Tick Bullseye Some vets will tell you that dogs don’t get the common bulls-eye rash that humans do when infected with Lyme disease. I’m here to tell you that dogs absolutely do.

Right now, Graidy’s got a beaut of a rash on his inner thigh. His fur is white and very fine, so it’s easy to see down to his skin. (That’s a photo of his bite. Sorry, I couldn’t get a better shot, Graidy wasn’t interested in staying still, but it shows the ring pretty well.) I’ve found them on Wink as well, though, with his thicker fur, they’re not as easy to spot. Whenever I pull any kind of tick off either dog, I always check the area carefully. That’s how I find the bulls-eyes.

Have I mentioned lately that I hate ticks? I HATE TICKS!

Yes, even with Graidy having had the Lyme vaccine, we start the regimen of Doxycycline: 2x a day for one month. What good is the vaccine if dogs can still get infected? The vaccine guards against the severe effects of Lyme. Even with the bulls-eye, Graidy has shown no other symptoms. So why the Doxy? Because the rash means that he was infected. And it’s much easier to eradicate the bacteria before it has a chance to take hold.

While I don’t enjoy giving my dogs drugs (I prefer using natural remedies), I just won’t mess with Lyme. It’s not worth it; especially when it is so easily treatable with antibiotics — and not easily treatable with anything else! I grew up in Connecticut and so many people I know have had Lyme, or have had a family member who’s had Lyme, or a dog who’s had Lyme. So I really know the devastating consequences of untreated Lyme, like chronic arthritic problems and permanent neurological damage — just for starters.

Canine Lyme often presents the same way, and can have the same horrifying progression. While Lyme isn’t known for killing humans, left untreated, it can be a death sentence for a dog. If this sounds melodramatic to you, that tells me you’re still living in an area where Lyme hasn’t become a major problem yet. Enjoy your good fortune.

Okay, back to my treatment regimen: Getting pills down my dogs is easy enough. Being the foodies they are, I need only wave the pill over food, and they gobble them down. Okay, that’s almost true. A smidge of peanut butter on a pill is all that’s needed for both of them to quickly swallow any kind of pill.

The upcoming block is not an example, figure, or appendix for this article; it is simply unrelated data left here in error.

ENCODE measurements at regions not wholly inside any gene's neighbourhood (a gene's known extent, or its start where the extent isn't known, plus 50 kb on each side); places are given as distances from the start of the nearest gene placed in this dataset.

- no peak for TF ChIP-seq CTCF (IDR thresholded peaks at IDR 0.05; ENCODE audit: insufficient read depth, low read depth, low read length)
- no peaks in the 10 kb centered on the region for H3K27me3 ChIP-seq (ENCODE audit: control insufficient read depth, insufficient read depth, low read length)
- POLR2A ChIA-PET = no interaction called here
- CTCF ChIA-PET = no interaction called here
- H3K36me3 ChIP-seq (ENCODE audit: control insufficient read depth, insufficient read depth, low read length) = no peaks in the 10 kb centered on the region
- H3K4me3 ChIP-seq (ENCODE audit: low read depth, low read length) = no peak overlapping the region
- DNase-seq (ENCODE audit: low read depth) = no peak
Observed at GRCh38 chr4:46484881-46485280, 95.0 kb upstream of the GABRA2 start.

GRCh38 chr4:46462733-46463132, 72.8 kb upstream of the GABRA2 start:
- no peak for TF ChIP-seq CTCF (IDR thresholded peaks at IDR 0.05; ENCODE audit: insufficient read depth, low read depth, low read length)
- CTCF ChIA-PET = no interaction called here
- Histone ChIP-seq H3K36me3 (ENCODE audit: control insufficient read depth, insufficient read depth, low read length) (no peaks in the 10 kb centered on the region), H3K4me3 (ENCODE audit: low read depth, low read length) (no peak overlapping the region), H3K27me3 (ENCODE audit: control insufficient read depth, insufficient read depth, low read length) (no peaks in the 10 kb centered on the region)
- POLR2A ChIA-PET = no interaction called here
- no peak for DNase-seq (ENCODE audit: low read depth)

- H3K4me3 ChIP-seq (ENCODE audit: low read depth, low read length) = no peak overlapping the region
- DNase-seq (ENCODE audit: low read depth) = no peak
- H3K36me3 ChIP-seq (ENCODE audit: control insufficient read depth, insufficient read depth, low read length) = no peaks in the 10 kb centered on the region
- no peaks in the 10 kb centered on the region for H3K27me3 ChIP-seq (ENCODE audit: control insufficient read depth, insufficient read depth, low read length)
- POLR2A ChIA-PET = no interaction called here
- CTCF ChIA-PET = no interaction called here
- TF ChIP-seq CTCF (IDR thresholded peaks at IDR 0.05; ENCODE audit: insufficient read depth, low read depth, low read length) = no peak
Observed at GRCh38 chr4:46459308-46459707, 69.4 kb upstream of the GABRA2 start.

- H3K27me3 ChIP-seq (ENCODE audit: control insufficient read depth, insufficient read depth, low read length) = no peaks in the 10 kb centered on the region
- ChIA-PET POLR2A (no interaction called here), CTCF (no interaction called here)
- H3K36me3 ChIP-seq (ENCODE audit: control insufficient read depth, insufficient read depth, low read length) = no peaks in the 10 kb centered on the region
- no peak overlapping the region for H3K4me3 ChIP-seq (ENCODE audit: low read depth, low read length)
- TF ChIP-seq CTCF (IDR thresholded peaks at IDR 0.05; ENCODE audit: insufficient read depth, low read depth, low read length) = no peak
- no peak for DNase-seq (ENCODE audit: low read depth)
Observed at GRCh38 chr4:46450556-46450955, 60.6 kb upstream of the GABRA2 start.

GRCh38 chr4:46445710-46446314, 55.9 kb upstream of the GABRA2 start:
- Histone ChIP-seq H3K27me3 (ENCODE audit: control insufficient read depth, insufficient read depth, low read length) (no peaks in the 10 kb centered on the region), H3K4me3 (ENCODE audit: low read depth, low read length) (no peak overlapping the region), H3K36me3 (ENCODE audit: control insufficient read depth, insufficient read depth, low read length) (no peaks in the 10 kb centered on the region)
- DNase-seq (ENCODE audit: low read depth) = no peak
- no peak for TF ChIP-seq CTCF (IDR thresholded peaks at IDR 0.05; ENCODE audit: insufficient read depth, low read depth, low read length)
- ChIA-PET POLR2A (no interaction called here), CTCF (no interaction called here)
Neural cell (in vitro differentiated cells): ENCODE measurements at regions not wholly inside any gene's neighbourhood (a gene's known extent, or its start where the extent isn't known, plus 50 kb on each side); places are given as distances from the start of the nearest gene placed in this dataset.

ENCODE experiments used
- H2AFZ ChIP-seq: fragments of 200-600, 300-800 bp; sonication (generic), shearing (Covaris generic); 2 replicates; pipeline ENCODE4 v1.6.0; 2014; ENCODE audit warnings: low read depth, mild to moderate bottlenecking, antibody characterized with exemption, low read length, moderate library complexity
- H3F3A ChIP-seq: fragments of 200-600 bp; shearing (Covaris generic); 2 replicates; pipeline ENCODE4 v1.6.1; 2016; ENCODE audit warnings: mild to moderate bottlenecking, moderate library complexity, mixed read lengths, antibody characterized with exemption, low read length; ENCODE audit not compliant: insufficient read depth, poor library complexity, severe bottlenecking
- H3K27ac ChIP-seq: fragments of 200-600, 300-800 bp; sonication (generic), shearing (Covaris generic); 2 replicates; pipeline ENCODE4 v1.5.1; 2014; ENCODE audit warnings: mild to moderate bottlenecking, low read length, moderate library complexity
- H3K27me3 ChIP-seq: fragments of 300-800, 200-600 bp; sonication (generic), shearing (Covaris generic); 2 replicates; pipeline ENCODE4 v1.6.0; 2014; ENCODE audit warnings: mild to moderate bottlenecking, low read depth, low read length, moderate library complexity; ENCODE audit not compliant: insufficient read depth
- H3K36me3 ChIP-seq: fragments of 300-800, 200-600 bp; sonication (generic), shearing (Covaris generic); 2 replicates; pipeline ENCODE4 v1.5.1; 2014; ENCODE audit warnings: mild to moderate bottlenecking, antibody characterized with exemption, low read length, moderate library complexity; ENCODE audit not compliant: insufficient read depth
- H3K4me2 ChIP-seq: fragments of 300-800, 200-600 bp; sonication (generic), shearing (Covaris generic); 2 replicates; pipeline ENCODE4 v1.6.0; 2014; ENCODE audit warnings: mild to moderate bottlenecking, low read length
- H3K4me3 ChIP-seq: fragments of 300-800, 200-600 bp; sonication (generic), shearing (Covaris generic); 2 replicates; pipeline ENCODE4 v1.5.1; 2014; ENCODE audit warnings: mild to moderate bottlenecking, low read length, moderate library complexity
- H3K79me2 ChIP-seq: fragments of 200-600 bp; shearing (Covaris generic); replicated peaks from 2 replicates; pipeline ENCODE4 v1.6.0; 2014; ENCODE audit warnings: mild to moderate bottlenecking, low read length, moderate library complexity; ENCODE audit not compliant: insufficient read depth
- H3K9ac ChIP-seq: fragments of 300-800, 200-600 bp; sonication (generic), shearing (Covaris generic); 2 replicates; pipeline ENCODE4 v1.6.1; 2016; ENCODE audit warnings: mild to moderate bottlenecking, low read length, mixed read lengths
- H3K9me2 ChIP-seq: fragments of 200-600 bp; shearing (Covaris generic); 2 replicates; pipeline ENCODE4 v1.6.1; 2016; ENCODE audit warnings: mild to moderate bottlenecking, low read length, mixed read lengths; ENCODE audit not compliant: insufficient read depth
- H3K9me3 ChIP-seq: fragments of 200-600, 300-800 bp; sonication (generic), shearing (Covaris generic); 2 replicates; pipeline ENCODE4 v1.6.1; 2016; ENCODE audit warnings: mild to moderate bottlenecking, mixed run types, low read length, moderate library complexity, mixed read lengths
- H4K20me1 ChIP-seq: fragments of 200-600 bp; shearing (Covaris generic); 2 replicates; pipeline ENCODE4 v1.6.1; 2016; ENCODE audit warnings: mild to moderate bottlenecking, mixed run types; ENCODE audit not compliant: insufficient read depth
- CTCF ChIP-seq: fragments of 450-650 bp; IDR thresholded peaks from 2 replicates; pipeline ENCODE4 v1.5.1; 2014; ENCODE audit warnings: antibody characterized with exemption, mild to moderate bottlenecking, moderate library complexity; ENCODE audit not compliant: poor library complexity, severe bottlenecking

At the same time, I put them on probiotics (e.g. Lactobacillus, acidophilus, and bifidum) to prevent the imbalance in the intestinal flora. You could also give 1/2 cup of organic plain yogurt with each meal for the month of antibiotics, and then one month more.

I include an anti-inflammatory as well, like fish oil or borage seed oil. And a good, high potency multivitamin/mineral formula. I like Centrum Silver. If there is any lameness present, I would also include a calcium/magnesium supplement.

Because I also use Frontline, I put them on Milk Thistle for the first week after to help detox their livers.

There are tremendous resources on the web now for holistic health information for dogs. Dr. Pitcairn, Dr. Schoen, and Dr. Goldstein are some of the more well-known holistic vets who’ve written books. And there are lots of places where you can order supplements. I like Natural Rearing, and Only Natural Pet Store; they have a good selection for both dogs and cats. I also like The Wholistic Pet for their joint supplements. If you have a holistic store that you’ve orderd from and like, or you have supplements that you’ve used with good results, please join in and share your information in the comments.

Of course it goes without saying, if your dog has Lyme symptoms, you should consult with your vet, investigate your options, and decide what course of treatment feels right to you.

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